l regions, sales channels, etc.

Synonyms: Multi
-
dimensional Structure,
Cube
,
Hypercube


CALCULATED MEMBE
R

A calculated member is a member of a dimension whose value is determined from other members' values (e.g., by application of
a mathematical or logical operation). Calculated members may be part of the OLAP server database or may have been specified
by t
he user during an interactive session. A calculated member is any member that is not an input member.

CELL

A single datapoint that occurs at the intersection defined by selecting one member from each
dimension

in a
multi
-
dimensional
array
. For example, if the dimensions are measures, time, product and geography, then the dimension
members: Sales, Janu



OLAP Server

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An OLAP server is a high
-
capacity, multi
-
user data manipulation engine specifically designed to support and operate on multi
-
dimensional data structures. A multi
-
dimensional structure is arranged so that every data item is located and accessed based on
the

intersection of the dimension members which define that item. The design of the server and the structure of the data are
optimized for rapid ad
-
hoc information retrieval in any orientation, as well as for fast, flexible calculation and transformation of
r
aw data based on formulaic relationships. The OLAP Server may either physically stage the processed multi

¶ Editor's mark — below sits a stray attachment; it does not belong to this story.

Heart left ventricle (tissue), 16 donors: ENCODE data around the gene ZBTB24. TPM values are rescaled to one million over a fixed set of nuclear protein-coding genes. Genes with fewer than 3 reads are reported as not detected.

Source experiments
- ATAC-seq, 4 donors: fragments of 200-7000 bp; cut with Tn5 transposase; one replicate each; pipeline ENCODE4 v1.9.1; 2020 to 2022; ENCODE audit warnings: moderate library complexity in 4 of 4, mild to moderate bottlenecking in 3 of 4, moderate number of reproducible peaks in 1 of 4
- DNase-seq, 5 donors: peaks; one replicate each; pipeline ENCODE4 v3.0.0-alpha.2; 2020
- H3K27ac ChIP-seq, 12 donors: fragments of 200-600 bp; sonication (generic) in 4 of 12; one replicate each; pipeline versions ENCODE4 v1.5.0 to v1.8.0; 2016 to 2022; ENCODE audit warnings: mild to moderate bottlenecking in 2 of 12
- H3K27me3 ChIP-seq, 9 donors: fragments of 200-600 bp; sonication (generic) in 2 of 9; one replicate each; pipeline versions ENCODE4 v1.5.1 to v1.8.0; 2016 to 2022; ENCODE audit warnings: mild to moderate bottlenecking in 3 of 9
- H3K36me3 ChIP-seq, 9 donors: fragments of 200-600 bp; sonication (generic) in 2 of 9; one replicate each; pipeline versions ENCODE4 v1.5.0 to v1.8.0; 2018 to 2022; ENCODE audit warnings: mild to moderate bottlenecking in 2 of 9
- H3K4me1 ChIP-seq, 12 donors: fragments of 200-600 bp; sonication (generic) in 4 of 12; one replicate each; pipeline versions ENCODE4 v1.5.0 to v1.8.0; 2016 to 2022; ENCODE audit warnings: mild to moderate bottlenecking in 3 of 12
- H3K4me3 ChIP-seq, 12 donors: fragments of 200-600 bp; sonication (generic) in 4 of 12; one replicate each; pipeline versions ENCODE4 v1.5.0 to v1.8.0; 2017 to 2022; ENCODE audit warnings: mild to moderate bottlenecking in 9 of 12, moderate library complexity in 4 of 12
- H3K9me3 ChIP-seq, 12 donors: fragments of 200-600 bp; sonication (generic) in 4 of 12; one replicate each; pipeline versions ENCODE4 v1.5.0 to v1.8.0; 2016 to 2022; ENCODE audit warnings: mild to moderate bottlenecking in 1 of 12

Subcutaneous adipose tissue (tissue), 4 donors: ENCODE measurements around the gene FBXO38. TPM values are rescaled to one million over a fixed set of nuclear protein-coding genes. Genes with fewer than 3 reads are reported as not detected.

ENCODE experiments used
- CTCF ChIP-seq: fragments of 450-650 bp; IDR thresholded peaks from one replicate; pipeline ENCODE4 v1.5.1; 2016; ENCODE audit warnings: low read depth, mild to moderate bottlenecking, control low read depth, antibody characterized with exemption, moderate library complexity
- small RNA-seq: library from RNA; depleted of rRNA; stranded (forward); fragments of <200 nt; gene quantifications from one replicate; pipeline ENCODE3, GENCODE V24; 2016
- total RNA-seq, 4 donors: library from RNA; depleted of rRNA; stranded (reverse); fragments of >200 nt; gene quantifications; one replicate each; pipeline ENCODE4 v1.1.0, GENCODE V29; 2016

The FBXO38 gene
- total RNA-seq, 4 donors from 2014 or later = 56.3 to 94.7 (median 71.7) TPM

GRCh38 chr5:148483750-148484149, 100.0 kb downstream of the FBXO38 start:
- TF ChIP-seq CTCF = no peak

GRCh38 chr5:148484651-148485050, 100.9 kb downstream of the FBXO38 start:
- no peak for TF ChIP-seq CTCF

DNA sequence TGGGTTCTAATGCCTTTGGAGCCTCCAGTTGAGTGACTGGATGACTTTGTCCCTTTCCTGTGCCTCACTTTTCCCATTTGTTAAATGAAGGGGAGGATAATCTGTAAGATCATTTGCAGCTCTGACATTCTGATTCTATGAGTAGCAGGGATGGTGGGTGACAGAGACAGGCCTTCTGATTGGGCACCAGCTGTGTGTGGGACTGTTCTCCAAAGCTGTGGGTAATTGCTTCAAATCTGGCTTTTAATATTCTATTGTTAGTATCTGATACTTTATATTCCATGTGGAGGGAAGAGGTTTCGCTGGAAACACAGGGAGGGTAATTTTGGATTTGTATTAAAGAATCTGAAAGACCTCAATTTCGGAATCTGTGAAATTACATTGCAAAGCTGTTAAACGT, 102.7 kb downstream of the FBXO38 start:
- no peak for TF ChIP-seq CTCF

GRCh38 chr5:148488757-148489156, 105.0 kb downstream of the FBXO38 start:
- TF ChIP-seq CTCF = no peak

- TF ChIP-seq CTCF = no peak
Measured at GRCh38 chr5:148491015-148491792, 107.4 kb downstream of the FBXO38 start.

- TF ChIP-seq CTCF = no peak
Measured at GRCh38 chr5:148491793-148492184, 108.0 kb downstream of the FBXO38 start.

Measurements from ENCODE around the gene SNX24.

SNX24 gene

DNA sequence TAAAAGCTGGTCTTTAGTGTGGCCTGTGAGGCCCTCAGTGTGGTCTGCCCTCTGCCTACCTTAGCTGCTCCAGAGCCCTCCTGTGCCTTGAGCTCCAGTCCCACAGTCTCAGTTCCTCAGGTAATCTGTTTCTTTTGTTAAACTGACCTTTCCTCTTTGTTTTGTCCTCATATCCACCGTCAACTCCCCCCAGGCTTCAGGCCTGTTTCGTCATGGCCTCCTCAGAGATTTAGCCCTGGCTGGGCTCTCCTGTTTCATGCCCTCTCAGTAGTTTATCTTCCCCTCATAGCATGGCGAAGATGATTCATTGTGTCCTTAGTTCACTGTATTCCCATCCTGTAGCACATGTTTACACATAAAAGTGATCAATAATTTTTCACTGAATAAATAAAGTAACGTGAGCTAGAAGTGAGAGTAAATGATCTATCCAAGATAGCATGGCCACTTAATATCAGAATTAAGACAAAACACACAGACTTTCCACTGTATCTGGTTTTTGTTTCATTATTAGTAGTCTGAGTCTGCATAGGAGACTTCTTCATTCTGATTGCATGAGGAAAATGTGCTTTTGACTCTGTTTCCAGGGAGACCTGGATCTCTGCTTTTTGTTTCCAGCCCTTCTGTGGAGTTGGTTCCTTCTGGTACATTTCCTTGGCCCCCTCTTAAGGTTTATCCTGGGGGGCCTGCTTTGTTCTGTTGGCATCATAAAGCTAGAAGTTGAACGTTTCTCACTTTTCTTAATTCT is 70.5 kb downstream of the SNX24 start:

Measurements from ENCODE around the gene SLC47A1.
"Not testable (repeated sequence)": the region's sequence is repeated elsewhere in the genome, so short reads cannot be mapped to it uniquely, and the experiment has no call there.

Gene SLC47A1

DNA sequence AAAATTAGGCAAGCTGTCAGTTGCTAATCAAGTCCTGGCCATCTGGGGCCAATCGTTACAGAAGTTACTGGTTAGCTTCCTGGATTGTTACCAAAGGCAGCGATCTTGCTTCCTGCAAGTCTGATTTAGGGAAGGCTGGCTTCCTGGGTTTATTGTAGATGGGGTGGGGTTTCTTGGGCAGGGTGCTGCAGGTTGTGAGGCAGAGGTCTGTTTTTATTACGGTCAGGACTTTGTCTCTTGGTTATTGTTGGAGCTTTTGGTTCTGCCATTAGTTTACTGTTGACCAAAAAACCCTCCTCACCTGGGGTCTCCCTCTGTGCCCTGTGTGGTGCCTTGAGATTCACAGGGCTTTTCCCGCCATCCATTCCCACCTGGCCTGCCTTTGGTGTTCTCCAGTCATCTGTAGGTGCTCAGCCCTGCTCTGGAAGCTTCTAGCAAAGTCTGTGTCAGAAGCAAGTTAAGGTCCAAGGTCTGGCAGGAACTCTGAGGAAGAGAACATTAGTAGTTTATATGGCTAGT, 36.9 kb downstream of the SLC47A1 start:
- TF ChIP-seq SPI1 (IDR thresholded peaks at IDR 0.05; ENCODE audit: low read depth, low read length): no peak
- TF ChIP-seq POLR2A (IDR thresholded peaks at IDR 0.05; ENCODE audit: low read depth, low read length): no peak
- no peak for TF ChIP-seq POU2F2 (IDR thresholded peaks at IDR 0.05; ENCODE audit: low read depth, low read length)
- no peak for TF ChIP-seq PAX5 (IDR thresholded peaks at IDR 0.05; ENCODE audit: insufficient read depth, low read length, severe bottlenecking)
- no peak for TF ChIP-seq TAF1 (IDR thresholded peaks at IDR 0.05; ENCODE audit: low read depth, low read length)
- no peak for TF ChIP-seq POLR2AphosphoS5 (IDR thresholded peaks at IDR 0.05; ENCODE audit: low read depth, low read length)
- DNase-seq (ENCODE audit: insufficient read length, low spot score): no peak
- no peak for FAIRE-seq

-
dimensional
information to deliver consistent and rapid response times to end users, or it may populate its data structures in real
-
time from
relation
al or other databases, or offer a choice of both. Given the current state of technology and the end user requirement for
consistent and rapid response times, staging the multi
-
dimensional data in the OLAP Server is often the preferred method.



OLAP Funct
ionality

From OLAP

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In the core of any OLAP system is a concept of an OLAP cube (also called a multidimensional cube or a hypercube). It consists

of
numeric facts called
measures

which are categorized by
dimensions
. The cube
me
tadata

is typically created from a
star schema

or
snowflake schema

of tables in a relational database.
Measures

are derived from the record
s in the fact table and dimensions
are derived from the dimension tables.



OLAP Cube

From OLAP

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An
OLAP cube

is a data structure that allows fast analysis of data. The arrangement of data into cubes overcomes a limitation of
relational databases. Relational databases are not
well suited for near instantaneous analysis and display of large amounts of
data. Instead, they are better suited for creating records from a series of transactions known as OLTP or On
-
Line Transaction